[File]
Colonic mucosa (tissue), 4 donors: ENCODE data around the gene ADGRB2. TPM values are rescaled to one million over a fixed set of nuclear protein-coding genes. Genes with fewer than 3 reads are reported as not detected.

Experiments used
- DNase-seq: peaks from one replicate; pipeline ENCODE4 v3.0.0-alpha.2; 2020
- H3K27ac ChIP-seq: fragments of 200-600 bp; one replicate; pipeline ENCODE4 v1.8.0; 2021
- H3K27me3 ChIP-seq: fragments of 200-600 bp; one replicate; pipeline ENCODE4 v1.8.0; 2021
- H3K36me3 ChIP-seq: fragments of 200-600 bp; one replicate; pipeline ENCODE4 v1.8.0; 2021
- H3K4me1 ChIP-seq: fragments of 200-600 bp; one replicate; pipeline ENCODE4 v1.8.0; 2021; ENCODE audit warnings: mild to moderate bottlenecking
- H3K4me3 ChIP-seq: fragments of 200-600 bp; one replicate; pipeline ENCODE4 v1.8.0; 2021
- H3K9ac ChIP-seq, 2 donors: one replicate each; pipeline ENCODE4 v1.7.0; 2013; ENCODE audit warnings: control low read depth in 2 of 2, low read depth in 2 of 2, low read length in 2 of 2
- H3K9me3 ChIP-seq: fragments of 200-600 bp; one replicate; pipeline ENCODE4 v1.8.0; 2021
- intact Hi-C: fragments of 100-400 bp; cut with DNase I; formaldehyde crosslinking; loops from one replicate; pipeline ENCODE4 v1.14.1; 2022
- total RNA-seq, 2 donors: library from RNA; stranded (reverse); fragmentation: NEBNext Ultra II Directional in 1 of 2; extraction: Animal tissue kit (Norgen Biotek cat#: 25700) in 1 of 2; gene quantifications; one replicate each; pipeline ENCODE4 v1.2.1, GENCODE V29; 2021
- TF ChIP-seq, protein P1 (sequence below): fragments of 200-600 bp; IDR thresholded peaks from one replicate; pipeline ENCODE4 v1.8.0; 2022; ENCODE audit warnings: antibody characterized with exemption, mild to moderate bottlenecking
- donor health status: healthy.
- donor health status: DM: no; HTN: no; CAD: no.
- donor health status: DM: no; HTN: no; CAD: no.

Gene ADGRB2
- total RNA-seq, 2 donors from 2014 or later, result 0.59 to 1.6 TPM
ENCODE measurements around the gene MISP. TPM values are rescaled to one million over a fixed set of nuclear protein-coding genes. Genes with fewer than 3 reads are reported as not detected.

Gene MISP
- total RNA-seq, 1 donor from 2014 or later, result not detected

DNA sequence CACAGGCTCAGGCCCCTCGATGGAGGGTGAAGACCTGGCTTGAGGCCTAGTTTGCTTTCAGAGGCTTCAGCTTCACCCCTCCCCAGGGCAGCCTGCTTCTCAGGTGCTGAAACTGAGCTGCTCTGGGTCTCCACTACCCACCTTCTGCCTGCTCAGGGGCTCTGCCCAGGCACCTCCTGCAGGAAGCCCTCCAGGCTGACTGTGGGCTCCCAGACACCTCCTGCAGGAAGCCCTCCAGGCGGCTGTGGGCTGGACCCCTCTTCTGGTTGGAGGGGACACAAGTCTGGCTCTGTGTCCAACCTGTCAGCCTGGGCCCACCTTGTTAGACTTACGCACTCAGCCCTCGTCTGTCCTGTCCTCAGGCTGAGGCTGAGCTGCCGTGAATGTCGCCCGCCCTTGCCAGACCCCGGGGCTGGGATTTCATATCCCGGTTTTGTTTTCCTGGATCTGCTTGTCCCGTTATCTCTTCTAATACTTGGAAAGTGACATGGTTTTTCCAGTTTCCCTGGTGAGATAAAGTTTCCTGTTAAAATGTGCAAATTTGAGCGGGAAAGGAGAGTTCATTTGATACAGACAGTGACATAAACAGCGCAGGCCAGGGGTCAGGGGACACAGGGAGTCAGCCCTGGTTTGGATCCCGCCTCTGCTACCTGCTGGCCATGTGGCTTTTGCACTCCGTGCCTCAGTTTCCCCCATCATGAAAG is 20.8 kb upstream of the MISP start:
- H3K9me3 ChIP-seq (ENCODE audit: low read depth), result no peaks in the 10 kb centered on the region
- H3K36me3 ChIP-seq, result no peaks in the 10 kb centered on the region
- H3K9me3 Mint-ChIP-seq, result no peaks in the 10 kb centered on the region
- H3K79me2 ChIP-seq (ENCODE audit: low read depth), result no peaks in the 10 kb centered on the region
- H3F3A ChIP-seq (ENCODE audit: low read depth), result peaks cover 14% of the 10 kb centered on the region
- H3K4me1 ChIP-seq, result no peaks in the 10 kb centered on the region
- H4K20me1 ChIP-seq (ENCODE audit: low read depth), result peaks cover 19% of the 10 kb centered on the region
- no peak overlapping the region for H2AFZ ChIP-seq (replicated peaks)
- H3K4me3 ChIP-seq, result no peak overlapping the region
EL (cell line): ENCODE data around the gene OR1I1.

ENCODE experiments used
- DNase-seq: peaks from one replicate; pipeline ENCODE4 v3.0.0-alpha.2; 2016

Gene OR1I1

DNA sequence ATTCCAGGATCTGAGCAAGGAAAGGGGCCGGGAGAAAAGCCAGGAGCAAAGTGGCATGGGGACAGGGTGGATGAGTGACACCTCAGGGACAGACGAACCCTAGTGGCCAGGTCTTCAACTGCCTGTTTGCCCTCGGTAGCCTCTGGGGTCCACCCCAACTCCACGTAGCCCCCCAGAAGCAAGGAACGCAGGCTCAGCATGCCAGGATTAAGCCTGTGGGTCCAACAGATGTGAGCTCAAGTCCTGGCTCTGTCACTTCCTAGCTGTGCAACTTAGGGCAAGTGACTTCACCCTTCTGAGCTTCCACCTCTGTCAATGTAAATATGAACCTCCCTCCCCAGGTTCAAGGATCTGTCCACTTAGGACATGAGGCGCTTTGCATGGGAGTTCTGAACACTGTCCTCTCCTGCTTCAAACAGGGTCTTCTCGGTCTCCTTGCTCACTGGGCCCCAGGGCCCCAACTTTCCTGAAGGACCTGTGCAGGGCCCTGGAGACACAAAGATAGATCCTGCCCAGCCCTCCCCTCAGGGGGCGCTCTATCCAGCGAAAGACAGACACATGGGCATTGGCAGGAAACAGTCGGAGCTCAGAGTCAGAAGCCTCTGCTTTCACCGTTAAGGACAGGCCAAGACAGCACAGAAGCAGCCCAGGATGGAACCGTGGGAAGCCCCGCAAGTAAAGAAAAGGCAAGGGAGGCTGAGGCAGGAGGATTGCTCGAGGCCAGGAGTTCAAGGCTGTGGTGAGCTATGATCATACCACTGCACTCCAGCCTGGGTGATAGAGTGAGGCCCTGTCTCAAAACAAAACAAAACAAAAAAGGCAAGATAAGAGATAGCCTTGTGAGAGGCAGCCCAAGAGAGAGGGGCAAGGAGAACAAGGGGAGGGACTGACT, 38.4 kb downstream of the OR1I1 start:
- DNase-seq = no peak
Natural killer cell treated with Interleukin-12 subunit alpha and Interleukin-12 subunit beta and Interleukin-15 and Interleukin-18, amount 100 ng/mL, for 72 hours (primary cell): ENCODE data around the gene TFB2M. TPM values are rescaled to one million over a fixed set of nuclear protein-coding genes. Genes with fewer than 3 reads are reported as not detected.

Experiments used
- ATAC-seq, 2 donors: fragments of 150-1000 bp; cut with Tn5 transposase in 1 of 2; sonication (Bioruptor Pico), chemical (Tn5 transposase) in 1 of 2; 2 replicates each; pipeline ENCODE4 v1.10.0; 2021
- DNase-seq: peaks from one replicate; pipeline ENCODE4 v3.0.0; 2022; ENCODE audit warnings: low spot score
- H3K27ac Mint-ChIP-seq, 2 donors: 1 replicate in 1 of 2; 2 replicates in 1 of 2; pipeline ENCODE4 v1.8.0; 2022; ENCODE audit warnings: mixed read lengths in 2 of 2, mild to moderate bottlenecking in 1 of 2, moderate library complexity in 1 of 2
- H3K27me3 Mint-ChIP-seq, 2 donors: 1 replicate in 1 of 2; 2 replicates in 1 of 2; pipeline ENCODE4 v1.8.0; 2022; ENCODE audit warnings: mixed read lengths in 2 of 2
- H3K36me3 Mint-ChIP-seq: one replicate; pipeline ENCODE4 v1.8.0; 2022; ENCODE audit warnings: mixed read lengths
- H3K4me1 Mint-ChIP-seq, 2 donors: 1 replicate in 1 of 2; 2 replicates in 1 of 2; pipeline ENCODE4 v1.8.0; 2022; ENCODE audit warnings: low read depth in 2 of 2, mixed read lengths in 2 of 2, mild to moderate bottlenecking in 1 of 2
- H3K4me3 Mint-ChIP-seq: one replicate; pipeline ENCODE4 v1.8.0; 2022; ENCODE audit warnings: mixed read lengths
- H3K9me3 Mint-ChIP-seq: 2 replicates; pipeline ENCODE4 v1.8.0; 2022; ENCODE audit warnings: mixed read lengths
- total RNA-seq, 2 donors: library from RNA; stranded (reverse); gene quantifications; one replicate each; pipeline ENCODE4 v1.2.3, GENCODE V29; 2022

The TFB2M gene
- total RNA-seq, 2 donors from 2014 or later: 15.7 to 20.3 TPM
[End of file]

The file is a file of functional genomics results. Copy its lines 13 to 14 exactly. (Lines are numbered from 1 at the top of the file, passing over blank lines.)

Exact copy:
- TF ChIP-seq, protein P1 (sequence below): fragments of 200-600 bp; IDR thresholded peaks from one replicate; pipeline ENCODE4 v1.8.0; 2022; ENCODE audit warnings: antibody characterized with exemption, mild to moderate bottlenecking
- donor health status: healthy.